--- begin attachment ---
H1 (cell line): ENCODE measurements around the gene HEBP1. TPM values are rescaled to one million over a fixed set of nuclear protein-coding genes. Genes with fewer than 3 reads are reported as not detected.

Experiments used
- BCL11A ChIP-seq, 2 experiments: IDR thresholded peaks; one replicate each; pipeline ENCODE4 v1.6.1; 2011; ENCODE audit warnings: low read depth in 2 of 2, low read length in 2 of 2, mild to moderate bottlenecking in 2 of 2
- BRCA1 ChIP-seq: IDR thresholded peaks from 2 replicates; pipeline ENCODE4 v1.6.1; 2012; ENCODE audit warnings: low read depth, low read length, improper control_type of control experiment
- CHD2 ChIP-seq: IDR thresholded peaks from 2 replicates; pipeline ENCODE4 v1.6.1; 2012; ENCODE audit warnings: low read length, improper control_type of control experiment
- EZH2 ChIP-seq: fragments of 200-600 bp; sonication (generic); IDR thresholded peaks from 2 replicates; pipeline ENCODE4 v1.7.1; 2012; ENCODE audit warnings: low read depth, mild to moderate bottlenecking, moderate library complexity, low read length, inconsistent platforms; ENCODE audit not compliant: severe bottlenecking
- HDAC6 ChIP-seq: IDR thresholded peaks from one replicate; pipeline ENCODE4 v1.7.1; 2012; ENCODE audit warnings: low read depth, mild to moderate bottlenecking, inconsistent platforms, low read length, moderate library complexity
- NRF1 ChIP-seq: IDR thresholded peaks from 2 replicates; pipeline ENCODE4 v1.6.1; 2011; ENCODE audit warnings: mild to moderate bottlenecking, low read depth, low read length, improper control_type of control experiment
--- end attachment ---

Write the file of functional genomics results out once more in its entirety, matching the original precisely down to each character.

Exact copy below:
H1 (cell line): ENCODE measurements around the gene HEBP1. TPM values are rescaled to one million over a fixed set of nuclear protein-coding genes. Genes with fewer than 3 reads are reported as not detected.

Experiments used
- BCL11A ChIP-seq, 2 experiments: IDR thresholded peaks; one replicate each; pipeline ENCODE4 v1.6.1; 2011; ENCODE audit warnings: low read depth in 2 of 2, low read length in 2 of 2, mild to moderate bottlenecking in 2 of 2
- BRCA1 ChIP-seq: IDR thresholded peaks from 2 replicates; pipeline ENCODE4 v1.6.1; 2012; ENCODE audit warnings: low read depth, low read length, improper control_type of control experiment
- CHD2 ChIP-seq: IDR thresholded peaks from 2 replicates; pipeline ENCODE4 v1.6.1; 2012; ENCODE audit warnings: low read length, improper control_type of control experiment
- EZH2 ChIP-seq: fragments of 200-600 bp; sonication (generic); IDR thresholded peaks from 2 replicates; pipeline ENCODE4 v1.7.1; 2012; ENCODE audit warnings: low read depth, mild to moderate bottlenecking, moderate library complexity, low read length, inconsistent platforms; ENCODE audit not compliant: severe bottlenecking
- HDAC6 ChIP-seq: IDR thresholded peaks from one replicate; pipeline ENCODE4 v1.7.1; 2012; ENCODE audit warnings: low read depth, mild to moderate bottlenecking, inconsistent platforms, low read length, moderate library complexity
- NRF1 ChIP-seq: IDR thresholded peaks from 2 replicates; pipeline ENCODE4 v1.6.1; 2011; ENCODE audit warnings: mild to moderate bottlenecking, low read depth, low read length, improper control_type of control experiment